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Governor Rendell of Pennsylvania Re-Applies for Abstinence-Only-Until-Marriage Funding

On September 2, the state of Pennsylvania re-applied for Title V abstinence-only-until-marriage funds after several years of remaining out of the program. One of the earliest states to reject the funds, Pennsylvania opted back in 2006. However, that application was submitted late and the funds were never spent but returned in full to the federal government. Pennsylvania has not spent any Title V abstinence-only-until-marriage funding since 2002.

Advocates for comprehensive sexuality education strongly opposed the Governor’s decision to re-apply, “Taking the money is essentially an endorsement of a bad, ineffective program,” said Joe Fay, executive director of the Pennsylvania Coalition to Prevent Teen Pregnancy. “There are better ways to spend that money,” Fay concluded. [i]

In protest to the decision, ACT UP Philly (AIDS Coalition to Unleash Power), an AIDS prevention and education activist group, gathered individuals in front of the Governor’s Southeast office. The group said, “Philadelphia youth will be put at increased risk of sexually transmitted infections (STIs) and unintended pregnancies.” [ii] The 50 protesters asked Joseph Certaine, Director of Governor Rendell’s Southeast office about the decision. He replied, “Rendell and myself know that abstinence only education doesn’t work. But we need all the money we can get.” [iii]

Three papers across the state wrote strong editorials opposing the Governor’s decision: the Philadelphia Daily News, the Philadelphia Inquirer, and the Pittsburgh Post Gazette. [iv] The last paper summed up the Governor’s decision this way: “A decision by the state Health Department to seek federal funds for abstinence-only sex education programs flies in the face of past practice, state policy, a wise trend in the opposite direction and solid research. It’s not a good idea.” [v]

With such strong support against accepting the funding, the Governor’s decision is not fully understood. And, another representative of Rendell’s administration, Claudine Battisti, the director of communications for Pennsylvania’s Department of Health (DOH), only added to this confusion saying, “Obviously, the DOH knows that the best approach is comprehensive sex education.” [vi]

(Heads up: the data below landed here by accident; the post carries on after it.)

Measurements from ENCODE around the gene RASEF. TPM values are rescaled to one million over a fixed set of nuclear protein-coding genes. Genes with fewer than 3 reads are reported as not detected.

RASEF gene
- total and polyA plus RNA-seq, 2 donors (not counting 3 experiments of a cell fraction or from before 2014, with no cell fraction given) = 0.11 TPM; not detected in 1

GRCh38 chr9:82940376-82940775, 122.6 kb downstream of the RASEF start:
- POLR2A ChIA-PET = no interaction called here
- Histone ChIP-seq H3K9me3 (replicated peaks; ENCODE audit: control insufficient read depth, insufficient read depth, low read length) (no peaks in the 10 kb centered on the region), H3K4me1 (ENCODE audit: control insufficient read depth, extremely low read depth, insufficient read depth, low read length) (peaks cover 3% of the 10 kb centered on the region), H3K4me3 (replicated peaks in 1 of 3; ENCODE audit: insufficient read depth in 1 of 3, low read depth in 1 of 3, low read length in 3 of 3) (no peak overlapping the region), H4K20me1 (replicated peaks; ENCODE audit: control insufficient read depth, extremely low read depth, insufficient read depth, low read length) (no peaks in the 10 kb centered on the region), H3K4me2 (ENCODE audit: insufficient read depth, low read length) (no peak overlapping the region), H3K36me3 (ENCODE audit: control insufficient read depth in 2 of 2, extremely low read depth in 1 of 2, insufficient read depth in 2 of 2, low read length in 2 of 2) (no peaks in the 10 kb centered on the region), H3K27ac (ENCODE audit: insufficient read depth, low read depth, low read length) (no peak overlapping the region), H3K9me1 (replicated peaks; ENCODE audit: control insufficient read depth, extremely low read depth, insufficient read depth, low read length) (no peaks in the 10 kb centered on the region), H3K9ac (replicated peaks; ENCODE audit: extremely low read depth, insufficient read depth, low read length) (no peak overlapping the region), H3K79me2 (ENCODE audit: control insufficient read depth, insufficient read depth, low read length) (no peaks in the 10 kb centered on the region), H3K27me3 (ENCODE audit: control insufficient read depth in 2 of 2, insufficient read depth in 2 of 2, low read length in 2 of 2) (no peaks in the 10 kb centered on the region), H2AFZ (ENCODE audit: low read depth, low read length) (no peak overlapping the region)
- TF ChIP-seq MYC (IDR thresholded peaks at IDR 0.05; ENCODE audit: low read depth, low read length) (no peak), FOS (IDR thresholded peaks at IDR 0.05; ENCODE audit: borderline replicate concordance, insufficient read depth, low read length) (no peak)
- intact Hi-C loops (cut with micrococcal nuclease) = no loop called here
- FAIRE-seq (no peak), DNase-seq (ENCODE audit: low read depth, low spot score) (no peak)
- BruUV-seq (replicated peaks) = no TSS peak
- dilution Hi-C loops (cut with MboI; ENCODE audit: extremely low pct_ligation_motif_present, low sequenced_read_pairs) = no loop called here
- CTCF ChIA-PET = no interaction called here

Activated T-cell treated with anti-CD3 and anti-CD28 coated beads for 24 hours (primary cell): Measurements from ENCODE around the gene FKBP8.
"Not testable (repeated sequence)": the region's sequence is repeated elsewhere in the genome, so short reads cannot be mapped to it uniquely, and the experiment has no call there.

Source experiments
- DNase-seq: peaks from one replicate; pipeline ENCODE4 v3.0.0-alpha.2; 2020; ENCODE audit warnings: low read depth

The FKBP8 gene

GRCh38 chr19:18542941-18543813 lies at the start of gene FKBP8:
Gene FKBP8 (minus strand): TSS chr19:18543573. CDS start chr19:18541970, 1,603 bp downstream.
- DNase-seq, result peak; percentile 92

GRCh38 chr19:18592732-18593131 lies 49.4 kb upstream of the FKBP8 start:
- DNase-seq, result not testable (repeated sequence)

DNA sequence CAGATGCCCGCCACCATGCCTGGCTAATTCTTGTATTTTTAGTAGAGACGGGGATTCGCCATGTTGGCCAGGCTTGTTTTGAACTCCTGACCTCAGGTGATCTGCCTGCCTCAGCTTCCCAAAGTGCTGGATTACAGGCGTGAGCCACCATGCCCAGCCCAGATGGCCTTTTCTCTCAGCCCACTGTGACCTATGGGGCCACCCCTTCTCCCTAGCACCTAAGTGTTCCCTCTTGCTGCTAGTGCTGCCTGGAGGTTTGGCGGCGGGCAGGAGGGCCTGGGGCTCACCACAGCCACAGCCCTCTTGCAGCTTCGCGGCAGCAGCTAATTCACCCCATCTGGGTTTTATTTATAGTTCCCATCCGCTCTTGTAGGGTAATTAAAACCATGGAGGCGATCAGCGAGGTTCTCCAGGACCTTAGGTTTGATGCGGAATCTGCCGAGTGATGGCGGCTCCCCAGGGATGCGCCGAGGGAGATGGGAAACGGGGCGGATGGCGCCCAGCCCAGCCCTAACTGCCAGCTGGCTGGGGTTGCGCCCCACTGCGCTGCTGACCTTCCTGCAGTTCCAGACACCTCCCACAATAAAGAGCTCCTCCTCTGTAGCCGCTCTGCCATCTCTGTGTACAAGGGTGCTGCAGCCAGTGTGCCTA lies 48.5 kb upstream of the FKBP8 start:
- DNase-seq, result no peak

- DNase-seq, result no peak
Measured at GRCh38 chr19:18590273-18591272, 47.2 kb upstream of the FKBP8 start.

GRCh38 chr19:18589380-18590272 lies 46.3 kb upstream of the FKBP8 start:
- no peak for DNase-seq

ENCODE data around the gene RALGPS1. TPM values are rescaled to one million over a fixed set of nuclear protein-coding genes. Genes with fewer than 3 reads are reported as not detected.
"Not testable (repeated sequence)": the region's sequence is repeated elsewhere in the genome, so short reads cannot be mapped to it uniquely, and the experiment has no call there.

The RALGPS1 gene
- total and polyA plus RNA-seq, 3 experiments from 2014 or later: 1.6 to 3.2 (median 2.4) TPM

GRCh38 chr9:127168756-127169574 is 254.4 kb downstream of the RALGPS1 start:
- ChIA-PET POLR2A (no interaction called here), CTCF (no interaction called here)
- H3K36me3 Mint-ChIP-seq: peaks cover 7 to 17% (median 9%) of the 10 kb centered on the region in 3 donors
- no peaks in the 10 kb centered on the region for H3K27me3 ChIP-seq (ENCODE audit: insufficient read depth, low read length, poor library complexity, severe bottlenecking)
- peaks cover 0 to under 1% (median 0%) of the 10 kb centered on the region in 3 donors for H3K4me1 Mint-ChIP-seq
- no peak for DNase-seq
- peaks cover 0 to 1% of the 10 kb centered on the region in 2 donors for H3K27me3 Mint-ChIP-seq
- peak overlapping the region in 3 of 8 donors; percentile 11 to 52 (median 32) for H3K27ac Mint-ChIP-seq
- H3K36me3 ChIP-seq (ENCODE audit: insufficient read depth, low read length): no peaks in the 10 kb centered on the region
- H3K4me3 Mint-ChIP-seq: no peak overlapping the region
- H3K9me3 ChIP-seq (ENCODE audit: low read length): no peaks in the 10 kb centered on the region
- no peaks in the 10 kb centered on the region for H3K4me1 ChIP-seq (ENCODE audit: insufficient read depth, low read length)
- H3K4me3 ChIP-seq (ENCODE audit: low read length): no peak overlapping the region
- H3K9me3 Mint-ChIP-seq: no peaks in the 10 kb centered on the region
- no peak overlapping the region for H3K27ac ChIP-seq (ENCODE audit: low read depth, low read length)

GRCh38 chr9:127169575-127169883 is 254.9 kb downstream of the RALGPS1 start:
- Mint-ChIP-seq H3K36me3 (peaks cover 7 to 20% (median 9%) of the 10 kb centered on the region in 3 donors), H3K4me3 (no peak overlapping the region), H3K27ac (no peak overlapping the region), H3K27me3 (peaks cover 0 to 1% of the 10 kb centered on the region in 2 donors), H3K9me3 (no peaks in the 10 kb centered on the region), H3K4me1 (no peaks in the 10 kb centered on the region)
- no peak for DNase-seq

“Money on the books is no excuse for accepting harmful Title V abstinence-only-until-marriage funds —24 other states have decided no longer to participate in the program without any political fallout,” said William Smith, vice president for public policy at the Sexuality Information and Education Council of the United States (SIECUS). “It’s a bad move for Rendell and a huge step backward in helping the state’s families and young people.”

Click here to urge Governor Rendell to stay out of the harmful Title V abstinence-only-until-marriage program.
[i] Jenice Armstrong, “Teenage Pregnancy,” Philadelphia Daily News, 3 September 2008, accessed 15 September 2008,
[ii] Isaiah Thompson, “Rendell Applies for Abstinence-Only Money From Feds,” Philadelphia City Paper, 28 August 2008, accessed 3 September 2008, <>.
[iii] Personal correspondence, Sam Sitrin, with quote from Joseph Certaine during ACT UP’s demonstration, 27 August 2008.
[iv] “Abstinence-Only? Abstain Please!,” Philadelphia Daily News, 22 August 2008, accessed 15 September 2008,
<;!category=opinion;&randomOrd=082208052959>; “Abstinence-Only Sex Ed: An abrupt change,” Philadelphia Inquirer, (1 September 2008), accessed 15 September 2008, <>; “Loose behavior: The state is wrong on abstinence-only funds,” Pittsburgh Post-Gazette, 2 September 2008, accessed 15 September 2008.
[v] “Loose behavior: The state is wrong on abstinence-only funds.”
[vi] Isaiah Thompson, “Rendell applies for abstinence-only money from feds,” Philadelphia City Paper, 28 August 2008, accessed 3 September 2008, <>.